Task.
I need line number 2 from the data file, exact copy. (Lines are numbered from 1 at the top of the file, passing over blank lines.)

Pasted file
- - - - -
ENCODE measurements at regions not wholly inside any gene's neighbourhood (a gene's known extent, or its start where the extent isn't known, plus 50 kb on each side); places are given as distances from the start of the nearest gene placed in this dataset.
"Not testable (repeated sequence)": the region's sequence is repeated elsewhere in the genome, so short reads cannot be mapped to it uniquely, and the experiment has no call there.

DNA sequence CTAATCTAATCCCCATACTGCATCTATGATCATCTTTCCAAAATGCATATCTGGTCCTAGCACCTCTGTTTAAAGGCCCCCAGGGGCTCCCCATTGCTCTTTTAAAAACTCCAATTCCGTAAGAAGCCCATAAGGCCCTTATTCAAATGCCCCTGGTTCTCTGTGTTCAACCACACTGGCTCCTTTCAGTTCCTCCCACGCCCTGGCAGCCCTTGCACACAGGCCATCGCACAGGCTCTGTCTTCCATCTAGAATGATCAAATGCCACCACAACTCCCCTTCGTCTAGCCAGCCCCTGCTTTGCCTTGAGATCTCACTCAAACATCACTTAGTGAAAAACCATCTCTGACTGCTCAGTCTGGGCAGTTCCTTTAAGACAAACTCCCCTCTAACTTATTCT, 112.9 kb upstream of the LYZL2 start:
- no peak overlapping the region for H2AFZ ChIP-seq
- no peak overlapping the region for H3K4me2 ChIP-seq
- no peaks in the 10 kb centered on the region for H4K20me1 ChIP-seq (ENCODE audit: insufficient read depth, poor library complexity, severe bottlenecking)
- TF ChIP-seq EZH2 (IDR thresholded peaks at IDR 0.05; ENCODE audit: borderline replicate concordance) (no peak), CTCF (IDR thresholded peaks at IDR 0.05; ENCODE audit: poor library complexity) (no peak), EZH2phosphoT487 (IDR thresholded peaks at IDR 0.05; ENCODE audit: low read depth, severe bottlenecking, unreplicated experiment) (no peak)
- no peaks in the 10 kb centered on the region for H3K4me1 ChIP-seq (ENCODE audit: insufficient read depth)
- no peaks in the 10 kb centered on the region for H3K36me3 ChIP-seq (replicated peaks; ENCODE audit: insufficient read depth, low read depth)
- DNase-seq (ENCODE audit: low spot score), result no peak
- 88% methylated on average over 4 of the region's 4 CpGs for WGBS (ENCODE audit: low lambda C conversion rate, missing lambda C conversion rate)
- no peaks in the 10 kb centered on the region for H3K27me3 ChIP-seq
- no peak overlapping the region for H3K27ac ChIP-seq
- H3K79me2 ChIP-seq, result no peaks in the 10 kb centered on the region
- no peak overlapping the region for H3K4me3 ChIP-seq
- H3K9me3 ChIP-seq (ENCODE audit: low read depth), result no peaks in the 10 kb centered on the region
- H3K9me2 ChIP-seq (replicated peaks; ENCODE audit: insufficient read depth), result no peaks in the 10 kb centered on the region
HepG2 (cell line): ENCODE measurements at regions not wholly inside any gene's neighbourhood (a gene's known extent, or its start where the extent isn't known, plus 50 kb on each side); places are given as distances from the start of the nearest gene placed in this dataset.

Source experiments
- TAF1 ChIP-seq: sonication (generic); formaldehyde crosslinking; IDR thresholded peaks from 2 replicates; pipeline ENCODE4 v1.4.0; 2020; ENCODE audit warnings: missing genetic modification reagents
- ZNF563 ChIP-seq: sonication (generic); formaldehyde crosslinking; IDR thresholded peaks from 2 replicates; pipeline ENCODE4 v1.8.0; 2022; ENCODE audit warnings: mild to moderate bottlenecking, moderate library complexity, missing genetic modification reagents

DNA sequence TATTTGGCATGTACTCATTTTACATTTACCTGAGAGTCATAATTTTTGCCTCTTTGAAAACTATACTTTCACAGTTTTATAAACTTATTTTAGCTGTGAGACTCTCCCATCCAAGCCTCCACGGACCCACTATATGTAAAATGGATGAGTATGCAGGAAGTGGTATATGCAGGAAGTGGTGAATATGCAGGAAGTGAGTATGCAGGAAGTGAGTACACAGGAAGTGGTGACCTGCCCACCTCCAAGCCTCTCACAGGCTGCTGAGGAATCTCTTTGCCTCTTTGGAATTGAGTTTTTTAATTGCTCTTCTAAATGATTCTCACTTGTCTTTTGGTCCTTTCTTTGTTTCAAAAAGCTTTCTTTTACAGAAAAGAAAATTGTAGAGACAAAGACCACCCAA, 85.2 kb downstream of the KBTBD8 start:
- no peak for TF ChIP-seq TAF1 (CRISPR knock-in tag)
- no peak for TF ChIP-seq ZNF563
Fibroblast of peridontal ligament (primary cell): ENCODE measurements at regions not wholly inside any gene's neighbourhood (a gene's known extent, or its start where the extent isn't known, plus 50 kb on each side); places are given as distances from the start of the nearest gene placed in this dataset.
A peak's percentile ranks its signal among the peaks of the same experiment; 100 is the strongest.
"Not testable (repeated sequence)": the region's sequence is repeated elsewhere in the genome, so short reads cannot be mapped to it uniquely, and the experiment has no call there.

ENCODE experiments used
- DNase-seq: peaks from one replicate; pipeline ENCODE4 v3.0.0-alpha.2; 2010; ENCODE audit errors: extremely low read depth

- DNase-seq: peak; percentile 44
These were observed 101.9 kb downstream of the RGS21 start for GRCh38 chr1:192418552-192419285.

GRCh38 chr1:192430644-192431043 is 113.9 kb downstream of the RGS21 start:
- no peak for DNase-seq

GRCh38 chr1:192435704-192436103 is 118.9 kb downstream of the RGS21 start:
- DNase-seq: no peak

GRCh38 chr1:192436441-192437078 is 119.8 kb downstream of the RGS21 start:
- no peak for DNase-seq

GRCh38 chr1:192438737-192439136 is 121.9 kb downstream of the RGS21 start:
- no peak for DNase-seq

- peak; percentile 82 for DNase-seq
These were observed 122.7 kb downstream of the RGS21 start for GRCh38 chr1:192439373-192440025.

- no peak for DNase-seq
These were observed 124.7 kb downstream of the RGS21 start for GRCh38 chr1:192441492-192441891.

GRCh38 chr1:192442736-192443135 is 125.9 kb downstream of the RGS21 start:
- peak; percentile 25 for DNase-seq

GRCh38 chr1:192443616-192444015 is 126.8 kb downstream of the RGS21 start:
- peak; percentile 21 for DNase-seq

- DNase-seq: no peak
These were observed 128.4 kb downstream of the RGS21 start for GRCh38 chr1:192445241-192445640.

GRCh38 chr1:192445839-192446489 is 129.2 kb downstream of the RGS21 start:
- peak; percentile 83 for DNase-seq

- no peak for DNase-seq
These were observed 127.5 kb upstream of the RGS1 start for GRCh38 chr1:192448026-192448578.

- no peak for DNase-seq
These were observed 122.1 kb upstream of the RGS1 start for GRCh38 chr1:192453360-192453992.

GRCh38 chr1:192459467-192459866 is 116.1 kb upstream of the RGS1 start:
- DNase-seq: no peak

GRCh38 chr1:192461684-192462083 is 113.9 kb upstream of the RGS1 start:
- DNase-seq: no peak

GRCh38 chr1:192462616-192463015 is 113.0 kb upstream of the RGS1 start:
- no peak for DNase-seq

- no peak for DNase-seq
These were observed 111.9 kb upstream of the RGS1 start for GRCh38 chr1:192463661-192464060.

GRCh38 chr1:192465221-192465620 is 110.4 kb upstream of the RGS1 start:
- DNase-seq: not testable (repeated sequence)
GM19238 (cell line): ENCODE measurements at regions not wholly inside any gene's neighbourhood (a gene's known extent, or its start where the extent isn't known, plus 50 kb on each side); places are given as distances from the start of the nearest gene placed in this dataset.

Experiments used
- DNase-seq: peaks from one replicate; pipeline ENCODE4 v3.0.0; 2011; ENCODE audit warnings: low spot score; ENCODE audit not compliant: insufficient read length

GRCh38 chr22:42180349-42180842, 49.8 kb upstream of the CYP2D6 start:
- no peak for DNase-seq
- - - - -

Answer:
"Not testable (repeated sequence)": the region's sequence is repeated elsewhere in the genome, so short reads cannot be mapped to it uniquely, and the experiment has no call there.